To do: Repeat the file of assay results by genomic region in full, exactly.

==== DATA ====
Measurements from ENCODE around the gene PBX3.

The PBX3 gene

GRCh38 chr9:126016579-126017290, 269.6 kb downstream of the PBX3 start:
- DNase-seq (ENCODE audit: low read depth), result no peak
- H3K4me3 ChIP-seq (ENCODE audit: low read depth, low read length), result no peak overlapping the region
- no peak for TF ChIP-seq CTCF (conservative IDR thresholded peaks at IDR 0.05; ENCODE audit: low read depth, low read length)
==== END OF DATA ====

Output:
Measurements from ENCODE around the gene PBX3.

The PBX3 gene

GRCh38 chr9:126016579-126017290, 269.6 kb downstream of the PBX3 start:
- DNase-seq (ENCODE audit: low read depth), result no peak
- H3K4me3 ChIP-seq (ENCODE audit: low read depth, low read length), result no peak overlapping the region
- no peak for TF ChIP-seq CTCF (conservative IDR thresholded peaks at IDR 0.05; ENCODE audit: low read depth, low read length)